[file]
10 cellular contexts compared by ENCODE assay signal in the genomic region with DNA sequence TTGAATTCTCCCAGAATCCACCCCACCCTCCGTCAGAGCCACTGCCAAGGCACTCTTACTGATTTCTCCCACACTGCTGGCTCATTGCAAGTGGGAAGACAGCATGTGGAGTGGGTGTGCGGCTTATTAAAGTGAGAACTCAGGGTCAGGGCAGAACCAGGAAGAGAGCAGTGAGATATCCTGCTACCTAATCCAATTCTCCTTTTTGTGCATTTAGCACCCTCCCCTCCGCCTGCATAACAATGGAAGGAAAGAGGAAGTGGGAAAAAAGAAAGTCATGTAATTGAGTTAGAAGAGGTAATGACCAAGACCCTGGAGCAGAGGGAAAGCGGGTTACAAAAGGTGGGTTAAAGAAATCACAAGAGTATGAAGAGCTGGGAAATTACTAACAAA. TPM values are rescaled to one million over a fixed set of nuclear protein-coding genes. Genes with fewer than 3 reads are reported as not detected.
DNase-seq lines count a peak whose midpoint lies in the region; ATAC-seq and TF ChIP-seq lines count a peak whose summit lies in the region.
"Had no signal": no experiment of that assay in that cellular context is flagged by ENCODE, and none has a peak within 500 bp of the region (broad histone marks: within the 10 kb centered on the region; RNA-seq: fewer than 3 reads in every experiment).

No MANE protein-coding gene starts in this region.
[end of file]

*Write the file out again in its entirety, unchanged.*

10 cellular contexts compared by ENCODE assay signal in the genomic region with DNA sequence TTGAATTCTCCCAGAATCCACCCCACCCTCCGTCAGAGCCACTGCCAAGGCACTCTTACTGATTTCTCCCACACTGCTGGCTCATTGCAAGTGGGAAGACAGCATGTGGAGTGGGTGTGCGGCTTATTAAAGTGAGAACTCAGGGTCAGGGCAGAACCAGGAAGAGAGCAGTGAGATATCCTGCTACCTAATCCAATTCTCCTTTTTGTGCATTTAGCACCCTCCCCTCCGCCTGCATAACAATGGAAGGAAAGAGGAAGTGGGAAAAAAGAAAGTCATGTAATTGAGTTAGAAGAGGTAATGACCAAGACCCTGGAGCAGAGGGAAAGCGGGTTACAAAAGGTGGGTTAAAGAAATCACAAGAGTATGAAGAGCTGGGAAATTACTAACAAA. TPM values are rescaled to one million over a fixed set of nuclear protein-coding genes. Genes with fewer than 3 reads are reported as not detected.
DNase-seq lines count a peak whose midpoint lies in the region; ATAC-seq and TF ChIP-seq lines count a peak whose summit lies in the region.
"Had no signal": no experiment of that assay in that cellular context is flagged by ENCODE, and none has a peak within 500 bp of the region (broad histone marks: within the 10 kb centered on the region; RNA-seq: fewer than 3 reads in every experiment).

No MANE protein-coding gene starts in this region.